We have a snake living in our compost pile. It’s not really a compost pile. We have chickens, and therefore no compost. And we don’t even throw compost any where near this particular pile, but I don’t know what else to call it. It’s a composite of many materials: branches, moldy hay, an ancient. brown Christmas tree, thriving mint plants, struggling squash vines, dirty shavings from the guinea pig/mouse cages, weeds. It’s an all-purpose dumping area and there’s space for both dead things and living things. And a benign garter snake who can make himself seem dead and then explode into a thing very much alive.
Sometimes a child will catch the snake. I don’t know how they accomplish this; two of them are unafraid of most of the world and have no qualms about reaching down toward a long slithery creature and clasping its tail between their fingers. They try to get me to hold it. I refuse. I like snakes, but I’m not fond of the way they move.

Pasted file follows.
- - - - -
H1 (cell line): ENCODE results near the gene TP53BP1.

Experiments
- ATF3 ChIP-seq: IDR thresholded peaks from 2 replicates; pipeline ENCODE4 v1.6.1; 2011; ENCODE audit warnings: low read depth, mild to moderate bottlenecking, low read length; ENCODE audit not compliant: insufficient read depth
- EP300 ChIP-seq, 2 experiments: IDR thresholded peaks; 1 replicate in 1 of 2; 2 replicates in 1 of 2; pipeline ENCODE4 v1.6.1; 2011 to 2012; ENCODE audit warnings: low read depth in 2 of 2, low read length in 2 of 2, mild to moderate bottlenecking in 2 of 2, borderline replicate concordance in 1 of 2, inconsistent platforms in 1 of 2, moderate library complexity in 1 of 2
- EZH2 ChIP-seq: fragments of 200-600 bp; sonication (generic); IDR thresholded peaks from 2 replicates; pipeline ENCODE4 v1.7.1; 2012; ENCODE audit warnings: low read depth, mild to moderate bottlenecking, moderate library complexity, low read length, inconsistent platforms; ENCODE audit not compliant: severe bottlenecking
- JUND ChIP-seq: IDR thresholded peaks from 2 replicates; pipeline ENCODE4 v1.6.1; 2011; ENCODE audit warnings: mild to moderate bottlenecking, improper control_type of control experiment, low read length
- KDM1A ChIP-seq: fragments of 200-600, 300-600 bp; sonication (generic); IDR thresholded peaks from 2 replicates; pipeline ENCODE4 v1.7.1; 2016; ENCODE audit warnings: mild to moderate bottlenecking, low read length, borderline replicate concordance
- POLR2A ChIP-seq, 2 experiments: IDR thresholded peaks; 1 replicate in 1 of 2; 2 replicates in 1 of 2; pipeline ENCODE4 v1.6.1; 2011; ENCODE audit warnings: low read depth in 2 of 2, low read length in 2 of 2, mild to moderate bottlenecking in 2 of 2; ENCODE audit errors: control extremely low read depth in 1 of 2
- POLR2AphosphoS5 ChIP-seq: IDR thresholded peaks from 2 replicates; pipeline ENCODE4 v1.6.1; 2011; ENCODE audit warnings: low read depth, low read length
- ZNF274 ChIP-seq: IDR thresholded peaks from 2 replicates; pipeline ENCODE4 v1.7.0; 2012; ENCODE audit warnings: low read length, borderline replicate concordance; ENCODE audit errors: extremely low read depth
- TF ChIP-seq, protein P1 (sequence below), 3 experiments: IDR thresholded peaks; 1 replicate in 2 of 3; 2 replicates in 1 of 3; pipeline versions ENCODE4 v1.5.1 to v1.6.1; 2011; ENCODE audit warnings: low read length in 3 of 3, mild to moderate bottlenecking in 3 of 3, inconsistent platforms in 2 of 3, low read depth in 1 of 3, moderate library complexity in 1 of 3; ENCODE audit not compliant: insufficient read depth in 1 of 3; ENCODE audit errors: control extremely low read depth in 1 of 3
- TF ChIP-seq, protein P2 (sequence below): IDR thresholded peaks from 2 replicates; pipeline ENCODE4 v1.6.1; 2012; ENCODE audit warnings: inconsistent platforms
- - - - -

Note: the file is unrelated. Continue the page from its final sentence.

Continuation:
The snake requires nothing of me but tolerance. I find this refreshing. In a home where the mouths are many and gaping, one that catches its own food is welcome. I imagine the snake as a guardian serpent, like in a children’s book. He watches over our comings and goings and when we are all tucked into our house, safe and warm and dry and mostly content, he sighs the sigh of a job well done and curls onto himself for a nap. His task is done for another day. In the house I am sighing the same sigh as we all settle down for the night. Small bodies are clad in cotton PJs, the dishes are stacked in the drainer, the television is quiet. My job is done for another day. Goodnight moon, goodnight children, goodnight snake.